Duco van Breemen, founding General Manager of Haymarket HQ, sits at office in Haymarket HQ in Sydney, Australia. (Xinhua)
SYDNEY, Dec. 16 (Xinhua) -- In the heart of Sydney's Chinatown, tucked between Cantonese restaurants and a karaoke lounge, is the thriving business hub known as Haymarket HQ (HHQ).
HHQ is a co-working space and business support hub, and uniquely, is the first of its kind in Australia targeted directly towards the Asia Pacific region.
Local tech companies and exporters who join HHQ are given expert assistance and insight on how to engage with opportunities in China, Singapore, Thailand, South Korea and more.
More than 600 companies have benefited from the facility since it was launched back in 2016, thanks largely to the expert guidance of founding General Manager, Duco van Breemen.
Van Breeman told Xinhua that despite it being a difficult year for businesses, he believed the future of Australia's regional trade, business partnerships and cross-border relations remained positive.
"I really do think it's poised for growth, so being a bit of a business nerd it's an exciting time to be here," van Breeman said.
Originally from Holland, van Breeman spent eight years in China, initially studying at Zhejiang University in Hangzhou as part of an exchange program which he devised for himself.
"My university at the time said we don't have any programs (in China), but we can get you to Spain or maybe Italy," van Breeman said, "I said, look, every man and his dog is going there. I want something unique, I want to go somewhere else."
Striking a deal whereby he brokered relationships between the universities and in exchange earned course credits, van Breeman thrived in the vastly unfamiliar landscape of China.
Over the next almost decade, he went on to work for several Chinese companies and multinationals and even established an incubator for tech companies entering the Chinese market.
Then in 2016, seeking a change of scenery, van Breeman traveled to Australia where he was snatched up by the current owner and original brains behind HHQ, Brad Chan.
Together they established HHQ as a profit-for-purpose operation, meaning profits are donated to charity.
"The whole point of HHQ, when we initially started was to help more and more startups look beyond just the U.S. and look into other growth markets, amongst which is the Asia-Pacific, including China," he explained.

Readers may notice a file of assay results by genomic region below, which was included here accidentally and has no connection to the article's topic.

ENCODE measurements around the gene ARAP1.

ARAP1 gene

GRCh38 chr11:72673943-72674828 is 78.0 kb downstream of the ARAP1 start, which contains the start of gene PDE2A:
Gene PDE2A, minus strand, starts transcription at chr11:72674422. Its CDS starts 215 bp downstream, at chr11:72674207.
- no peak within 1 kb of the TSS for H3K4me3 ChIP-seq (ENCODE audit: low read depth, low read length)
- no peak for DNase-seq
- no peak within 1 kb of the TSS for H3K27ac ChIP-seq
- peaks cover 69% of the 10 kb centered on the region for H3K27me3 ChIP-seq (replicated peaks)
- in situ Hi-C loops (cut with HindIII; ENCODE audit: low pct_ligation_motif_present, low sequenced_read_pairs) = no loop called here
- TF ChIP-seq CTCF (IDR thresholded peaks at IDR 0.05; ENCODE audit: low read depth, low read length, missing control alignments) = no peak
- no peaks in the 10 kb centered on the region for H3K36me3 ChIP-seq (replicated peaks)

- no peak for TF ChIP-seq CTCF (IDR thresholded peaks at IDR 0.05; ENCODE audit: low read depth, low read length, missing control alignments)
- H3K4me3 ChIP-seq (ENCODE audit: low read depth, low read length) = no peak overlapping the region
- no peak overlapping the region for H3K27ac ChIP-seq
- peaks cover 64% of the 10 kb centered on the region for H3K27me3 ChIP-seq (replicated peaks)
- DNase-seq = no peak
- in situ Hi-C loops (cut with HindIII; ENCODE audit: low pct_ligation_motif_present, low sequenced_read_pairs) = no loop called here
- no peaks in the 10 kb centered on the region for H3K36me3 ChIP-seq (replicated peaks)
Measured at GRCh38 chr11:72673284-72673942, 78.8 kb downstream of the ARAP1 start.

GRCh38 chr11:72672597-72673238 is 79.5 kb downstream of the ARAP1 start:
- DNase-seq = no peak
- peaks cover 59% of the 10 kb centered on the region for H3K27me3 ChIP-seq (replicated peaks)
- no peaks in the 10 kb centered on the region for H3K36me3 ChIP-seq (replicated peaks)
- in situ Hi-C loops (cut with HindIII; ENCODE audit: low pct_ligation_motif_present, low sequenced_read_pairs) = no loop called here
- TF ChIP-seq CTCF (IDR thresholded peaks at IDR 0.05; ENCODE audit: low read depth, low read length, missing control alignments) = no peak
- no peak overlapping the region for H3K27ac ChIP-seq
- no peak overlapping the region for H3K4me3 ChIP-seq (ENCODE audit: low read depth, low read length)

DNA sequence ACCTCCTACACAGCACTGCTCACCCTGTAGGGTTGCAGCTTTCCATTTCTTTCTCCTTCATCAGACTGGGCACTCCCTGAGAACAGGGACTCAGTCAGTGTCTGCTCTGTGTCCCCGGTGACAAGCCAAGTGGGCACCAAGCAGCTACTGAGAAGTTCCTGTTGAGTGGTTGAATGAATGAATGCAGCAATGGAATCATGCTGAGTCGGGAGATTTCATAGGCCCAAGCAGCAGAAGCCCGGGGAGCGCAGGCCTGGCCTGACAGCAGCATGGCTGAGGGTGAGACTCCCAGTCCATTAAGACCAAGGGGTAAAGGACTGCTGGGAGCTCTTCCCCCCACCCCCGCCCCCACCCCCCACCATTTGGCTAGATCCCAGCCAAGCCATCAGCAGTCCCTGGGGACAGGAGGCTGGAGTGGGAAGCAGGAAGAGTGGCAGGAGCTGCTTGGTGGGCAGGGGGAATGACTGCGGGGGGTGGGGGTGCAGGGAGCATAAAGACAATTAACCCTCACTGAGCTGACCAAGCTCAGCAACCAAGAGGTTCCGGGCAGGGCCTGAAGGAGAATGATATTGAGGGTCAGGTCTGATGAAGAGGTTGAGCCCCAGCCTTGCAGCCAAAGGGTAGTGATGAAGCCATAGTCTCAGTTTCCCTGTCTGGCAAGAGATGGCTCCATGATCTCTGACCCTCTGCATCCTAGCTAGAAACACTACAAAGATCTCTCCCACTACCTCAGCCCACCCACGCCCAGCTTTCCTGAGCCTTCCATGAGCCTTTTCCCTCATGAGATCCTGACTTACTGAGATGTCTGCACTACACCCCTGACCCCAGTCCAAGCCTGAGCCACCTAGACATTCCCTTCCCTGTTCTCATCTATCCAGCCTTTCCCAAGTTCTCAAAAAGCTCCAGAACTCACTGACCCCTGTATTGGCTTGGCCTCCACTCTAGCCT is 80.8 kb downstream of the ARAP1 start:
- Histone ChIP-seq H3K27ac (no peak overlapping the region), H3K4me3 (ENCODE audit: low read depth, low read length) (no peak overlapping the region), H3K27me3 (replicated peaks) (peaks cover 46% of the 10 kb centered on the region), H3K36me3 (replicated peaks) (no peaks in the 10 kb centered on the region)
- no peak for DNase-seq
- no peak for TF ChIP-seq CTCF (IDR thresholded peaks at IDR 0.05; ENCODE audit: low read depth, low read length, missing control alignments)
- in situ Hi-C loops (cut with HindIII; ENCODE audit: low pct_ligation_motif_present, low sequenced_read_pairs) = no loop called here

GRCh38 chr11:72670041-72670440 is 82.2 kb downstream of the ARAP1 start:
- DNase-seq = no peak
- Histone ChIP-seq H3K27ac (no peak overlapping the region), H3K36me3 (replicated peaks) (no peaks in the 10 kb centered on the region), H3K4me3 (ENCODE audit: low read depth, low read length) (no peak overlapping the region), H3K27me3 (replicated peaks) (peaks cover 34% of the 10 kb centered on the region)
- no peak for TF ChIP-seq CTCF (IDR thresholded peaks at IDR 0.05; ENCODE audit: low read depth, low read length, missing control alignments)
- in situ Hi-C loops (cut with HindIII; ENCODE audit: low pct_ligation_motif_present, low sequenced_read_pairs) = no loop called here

"And as we sort of evolved, we eventually started developing programs that help international companies to grow into Australia as well. So we're sort of a two-way street."
The pitfalls of such a global business strategy were laid bare this year with the onset of the pandemic, creating setbacks for most of the companies at HHQ.
Particularly, businesses that catered to Chinese students were impacted by Australia's ban on overseas arrivals which coincided with Chinese New Year, leaving many students locked out of the country.
"For that reason, many of these businesses, and actually our local economy is still struggling," van Breeman said.
For Australia, a reliance on Asia-Pacific markets has been a double-edged sword, costing businesses at the onset of the pandemic, but also allowing it to be part of a world-leading economic recovery.
"I think China is one of the only countries right now experiencing positive economic growth and so it's a no-brainer to focus on that as an Australian company," he said.
Australia is also an attractive prospect for many businesses post-COVID being one of the few countries in the world to successfully suppress the virus and therefore still be able to conduct clinical trials.
"Even though our borders are closed right now, there's a lot of interest coming from particular industries, for instance, agtech (agricultural technology), life sciences and new energy," van Breeman said.
Aside from the pandemic, making things difficult is a souring political relationship between Australia and China, which van Breeman said has contributed to uncertainty for companies from both countries and prompted a rethink of certain business intentions.
However as far as van Breeman is concerned, the desire to maintain trade and business relationships between the two countries remains strong.
"If you talk to startups or you talk to SMEs here, like we do a lot, both Chinese and Australian that are in that cross border trade, they're both very keen to do business. There's no animosity between the two parties," van Breeman said.
While the majority of Australia has very much caught on to the idea that its economic future points to Asia, van Breeman says that the depth of Asia-related talent and knowledge within Australia is still being under-appreciated and under-utilized.
"That's where our unique advantage is, our Asia-capable talent pool of international students or folks like myself that have moved here from Asia and bring some knowledge with them," he said.
"So there's a great untapped opportunity. We're really in a great position to obviously capitalize on the growth that's happening in Asia." Enditem